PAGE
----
Sara and Johnny Visit Olivia’s school


Old friend Olivia visited Sara

Nana told Sara that Olivia phoned and wanted to come and visit her on Saturday.  Olivia was with Sara in her grades six through eight but then Olivia’s parents moved to another district in the city, and the two friends ended up going to different schools. Even though they were good friends, somehow they didn’t connect after that even though Olivia had all the contact information for Sara. It had been almost two years since they had last seen each other.  Nana also had fond memories of this girl.

Sara: Thanks Nana.  Is this the Olivia Sanchez from my grade eight?

Nana:  Yes, and I told her that she could come on Saturday morning.  I would have samosas ready for her. She used to love them.

Sara: Yes, she loved them. Do you know that she called them Indian empanadas?  I will make sure that I remain home on Saturday to be with Olivia for the whole day if she wishes.

Olivia came over as expected. She had grown a little bit as expected but nothing out of line.  She still had a short figure, bounced a lot and was as chirpy as ever. The two friends were so glad to see each other.  They reminisced as if they were together even yesterday.  They had so many memories to share about every boy and girl in that middle school and they also had questions about where everyone was now, what they did and who they were dating. Of course, as teen age girls, they were both interested in talking about boys.  Olivia had a few boys as friends but none who she thought was a boyfriend material. She was thrilled to hear that Sara had found Johnny.

Olivia:  So how did you and Johnny meet?

Sara:  He lives nearby on my way to school and rides his bike to the school every day.  He saw me a few times on the way to school, got off his bike and started to walk with me.  Then we met again in the cafeteria. One thing led to another and now we walk to school together all the time. I guess he liked what he saw.

Olivia:  Is he cute?

Sara: Listen, I haven’t seen your new school.  How far is it?

Olivia: A little less than three kilometers from here but you didn’t answer my question about Johnny.

Sara:  I didn’t answer because it was a silly question.  Tell you what.  I want to see your new school.  We will walk there and back.  I will ask Johnny if he wants to come along. That way you can meet him and give me the answer to your own question.

Sara called Johnny. He was more than happy to come for a walk with them.  They walked together to Olivia’s school.  Of course, Johnny came with his new bike that had all the gizmos.  As the school was about three kilometers away, the walk gave the two girls a little more time to gossip and to find out about each other.

Olivia’s school was triangular

When they reached Olivia’s school, Sara and Johnny were amazed at the shape of the building.   Sara and Johnny’s high school had a circular building but this one had a triangular base.  The front of the school ran East-West. The left side wall was at an angle, and the right side was so narrow that it almost had no wall.

Sara: How big is this school, like what is its area?

Olivia:  I don’t know.  I never thought of it.

Johnny was all excited.  He had a new project for his bike – to find the area of the school and he told Sara and Olivia about it.

Olivia:  You cannot measure the length of the back wall of the school.  There is a fence that stops you from getting to the back.  On the other side of the fence, there is a big company with high security locks on the gate of their compound.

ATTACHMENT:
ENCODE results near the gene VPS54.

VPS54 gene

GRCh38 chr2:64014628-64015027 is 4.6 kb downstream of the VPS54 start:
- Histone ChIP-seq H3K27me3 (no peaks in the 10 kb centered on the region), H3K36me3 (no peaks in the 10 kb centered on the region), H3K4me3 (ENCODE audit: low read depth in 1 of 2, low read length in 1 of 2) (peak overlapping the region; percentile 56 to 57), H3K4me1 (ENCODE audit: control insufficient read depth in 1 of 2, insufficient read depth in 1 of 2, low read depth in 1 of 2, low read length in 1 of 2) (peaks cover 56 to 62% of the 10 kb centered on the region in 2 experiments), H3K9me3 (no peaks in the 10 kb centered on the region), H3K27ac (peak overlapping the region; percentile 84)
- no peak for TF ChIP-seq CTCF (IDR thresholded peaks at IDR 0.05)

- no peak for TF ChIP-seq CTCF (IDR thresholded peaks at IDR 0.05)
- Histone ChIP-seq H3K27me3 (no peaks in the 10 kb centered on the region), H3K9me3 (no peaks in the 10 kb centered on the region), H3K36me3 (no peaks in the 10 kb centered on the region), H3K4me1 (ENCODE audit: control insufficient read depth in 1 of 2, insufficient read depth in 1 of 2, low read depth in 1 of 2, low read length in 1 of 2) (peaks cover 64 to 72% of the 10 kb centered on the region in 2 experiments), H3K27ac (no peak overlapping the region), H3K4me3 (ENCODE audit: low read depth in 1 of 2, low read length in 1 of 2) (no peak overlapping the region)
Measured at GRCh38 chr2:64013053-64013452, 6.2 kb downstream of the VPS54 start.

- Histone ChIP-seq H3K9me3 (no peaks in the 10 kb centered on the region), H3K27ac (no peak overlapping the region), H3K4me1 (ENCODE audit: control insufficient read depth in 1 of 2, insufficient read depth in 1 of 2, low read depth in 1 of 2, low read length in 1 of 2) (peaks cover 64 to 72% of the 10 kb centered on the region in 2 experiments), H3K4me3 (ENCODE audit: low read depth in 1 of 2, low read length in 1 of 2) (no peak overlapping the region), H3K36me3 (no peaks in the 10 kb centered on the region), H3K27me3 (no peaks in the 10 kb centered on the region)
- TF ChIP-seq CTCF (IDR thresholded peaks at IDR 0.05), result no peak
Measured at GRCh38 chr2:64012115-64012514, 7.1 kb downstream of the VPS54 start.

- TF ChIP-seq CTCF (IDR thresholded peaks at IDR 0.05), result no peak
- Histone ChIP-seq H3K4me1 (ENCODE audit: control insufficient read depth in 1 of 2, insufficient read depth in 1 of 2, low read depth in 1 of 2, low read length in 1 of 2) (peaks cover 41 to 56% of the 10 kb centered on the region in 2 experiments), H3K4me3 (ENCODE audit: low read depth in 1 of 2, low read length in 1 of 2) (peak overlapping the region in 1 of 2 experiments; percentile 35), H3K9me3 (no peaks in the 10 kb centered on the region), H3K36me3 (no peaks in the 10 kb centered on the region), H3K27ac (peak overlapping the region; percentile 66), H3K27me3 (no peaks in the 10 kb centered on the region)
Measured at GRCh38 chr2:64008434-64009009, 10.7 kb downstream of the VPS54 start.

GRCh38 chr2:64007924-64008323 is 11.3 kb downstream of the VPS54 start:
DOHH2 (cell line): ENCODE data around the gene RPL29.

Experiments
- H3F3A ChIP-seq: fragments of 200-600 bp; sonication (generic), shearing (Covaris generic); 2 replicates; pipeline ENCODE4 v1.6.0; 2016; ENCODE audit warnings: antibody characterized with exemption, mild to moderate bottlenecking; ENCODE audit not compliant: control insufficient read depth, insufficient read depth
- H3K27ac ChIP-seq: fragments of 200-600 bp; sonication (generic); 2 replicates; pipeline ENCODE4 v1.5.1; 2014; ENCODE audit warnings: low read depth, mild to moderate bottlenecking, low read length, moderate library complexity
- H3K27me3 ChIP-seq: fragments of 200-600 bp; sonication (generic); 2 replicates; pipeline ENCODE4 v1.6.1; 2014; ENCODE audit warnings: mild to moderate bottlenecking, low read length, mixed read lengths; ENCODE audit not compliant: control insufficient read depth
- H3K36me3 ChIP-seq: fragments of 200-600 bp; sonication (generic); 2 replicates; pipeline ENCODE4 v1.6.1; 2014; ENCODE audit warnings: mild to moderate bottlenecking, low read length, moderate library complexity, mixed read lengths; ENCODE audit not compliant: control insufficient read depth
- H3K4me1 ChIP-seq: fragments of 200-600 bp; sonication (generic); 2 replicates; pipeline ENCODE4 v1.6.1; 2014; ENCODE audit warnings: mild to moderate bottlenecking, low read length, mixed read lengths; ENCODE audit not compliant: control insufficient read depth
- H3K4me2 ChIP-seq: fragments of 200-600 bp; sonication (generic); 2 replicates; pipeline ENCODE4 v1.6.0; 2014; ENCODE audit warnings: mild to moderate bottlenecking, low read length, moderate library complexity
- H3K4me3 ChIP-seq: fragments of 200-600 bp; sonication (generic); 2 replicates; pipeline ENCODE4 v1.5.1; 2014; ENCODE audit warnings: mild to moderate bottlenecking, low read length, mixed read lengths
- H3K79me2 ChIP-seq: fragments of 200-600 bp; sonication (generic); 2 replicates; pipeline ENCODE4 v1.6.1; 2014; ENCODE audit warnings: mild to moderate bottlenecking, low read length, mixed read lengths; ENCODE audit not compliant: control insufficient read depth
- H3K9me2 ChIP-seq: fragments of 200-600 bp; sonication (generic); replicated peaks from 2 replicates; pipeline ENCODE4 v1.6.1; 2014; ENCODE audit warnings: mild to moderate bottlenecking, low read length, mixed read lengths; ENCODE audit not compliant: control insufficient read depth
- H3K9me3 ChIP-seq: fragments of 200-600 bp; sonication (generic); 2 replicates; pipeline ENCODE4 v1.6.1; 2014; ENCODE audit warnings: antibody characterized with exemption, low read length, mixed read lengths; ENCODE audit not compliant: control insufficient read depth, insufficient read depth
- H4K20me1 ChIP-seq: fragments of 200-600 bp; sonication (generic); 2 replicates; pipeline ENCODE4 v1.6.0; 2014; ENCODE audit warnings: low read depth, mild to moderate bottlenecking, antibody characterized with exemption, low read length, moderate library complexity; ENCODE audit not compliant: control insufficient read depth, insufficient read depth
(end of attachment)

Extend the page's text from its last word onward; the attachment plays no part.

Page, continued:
Sara smiled as if she knew something

Sara smiled as if she knew something, and told Olivia not to worry.  Johnny  used his bike to measure the length of the front wall to be 100 meters.  He also found that the angle between the front and side walls was 105°, and that the length of the side wall was 70 meters.  He thought that was all he could measure because of the different restrictions but Sara told him that this was enough.  They could not go inside the school because it was locked on account of it being a Saturday.  So they decided to stroll back to Sara’s home.  Sara and Olivia continued with their chitchat.  After all, they had a lot to catch up after the two years.  Johnny was not really into that conversation but then he had his bike to keep him engaged and happy.

The three of them came back to Sara’s home.  Of course, Nana had the samosas ready for them.  They were relishing the snacks when Olivia interrupted and asked as to how they were going to find the area of her school.


Johnny drew this picture (Fig. 5.1) and said:  The school base is a triangle with the front wall of 100 meters, a side wall of 70 meters and the angle of 105° between the two walls.  Sara, what do we do next?  You said, this was enough information.

Sara tweaked Johnny’s picture

Sara: Let’s tweak your picture a little bit. First, let us label it.  AB is the front wall of the school, AC is the side wall and BC is the back wall. Angle BAC is 105°. I am going to draw a hypothetical line to extend the front all the way to D, and draw a vertical line from C to cross it at D such that the angle ADC is 90° (Fig. 5.2).


Johnny interrupted as soon as Sara drew these dotted lines:  Now, this is very simple.  From this picture, we can find both – the length of the back wall and the area of the school.

Olivia:  I think so.  Angle DAC= 75° because it is complementary to the angle  BAC which is 105°.  Using the lengths of the sides:

CD/CA = sin 75° and DA/CA = cos 75°.  What are the values for sin and cos for 75°.